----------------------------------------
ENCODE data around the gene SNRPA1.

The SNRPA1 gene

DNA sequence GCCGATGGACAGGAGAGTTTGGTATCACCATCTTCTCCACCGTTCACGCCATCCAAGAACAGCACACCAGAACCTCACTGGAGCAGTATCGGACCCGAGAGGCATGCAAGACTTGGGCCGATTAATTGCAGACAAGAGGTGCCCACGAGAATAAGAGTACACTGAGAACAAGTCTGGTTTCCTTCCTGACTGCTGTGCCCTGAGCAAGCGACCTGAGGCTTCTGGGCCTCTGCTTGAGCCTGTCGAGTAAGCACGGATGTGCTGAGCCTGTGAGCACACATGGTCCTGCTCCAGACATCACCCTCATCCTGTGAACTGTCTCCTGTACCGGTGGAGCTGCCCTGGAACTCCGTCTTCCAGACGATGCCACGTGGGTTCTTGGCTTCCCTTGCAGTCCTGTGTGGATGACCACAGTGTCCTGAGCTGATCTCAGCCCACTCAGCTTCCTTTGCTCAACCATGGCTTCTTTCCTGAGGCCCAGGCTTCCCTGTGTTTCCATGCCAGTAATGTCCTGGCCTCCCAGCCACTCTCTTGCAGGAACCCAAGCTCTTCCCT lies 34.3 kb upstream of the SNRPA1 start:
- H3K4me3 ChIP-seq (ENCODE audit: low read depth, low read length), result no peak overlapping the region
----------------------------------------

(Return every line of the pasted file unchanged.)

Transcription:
ENCODE data around the gene SNRPA1.

The SNRPA1 gene

DNA sequence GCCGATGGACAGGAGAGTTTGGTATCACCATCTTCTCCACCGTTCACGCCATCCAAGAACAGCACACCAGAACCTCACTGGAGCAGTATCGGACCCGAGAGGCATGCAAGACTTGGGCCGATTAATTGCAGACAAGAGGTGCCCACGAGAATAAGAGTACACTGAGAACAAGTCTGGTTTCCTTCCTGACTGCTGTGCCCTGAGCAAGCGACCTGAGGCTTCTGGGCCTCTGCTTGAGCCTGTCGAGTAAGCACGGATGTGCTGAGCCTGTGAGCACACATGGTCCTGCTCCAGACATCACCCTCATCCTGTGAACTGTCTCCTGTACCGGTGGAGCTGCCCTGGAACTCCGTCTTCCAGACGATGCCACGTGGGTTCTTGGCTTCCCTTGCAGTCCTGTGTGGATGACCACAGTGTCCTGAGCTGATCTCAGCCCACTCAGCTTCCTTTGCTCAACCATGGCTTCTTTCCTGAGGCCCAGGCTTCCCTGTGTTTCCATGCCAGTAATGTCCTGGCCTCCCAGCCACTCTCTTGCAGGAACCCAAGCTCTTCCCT lies 34.3 kb upstream of the SNRPA1 start:
- H3K4me3 ChIP-seq (ENCODE audit: low read depth, low read length), result no peak overlapping the region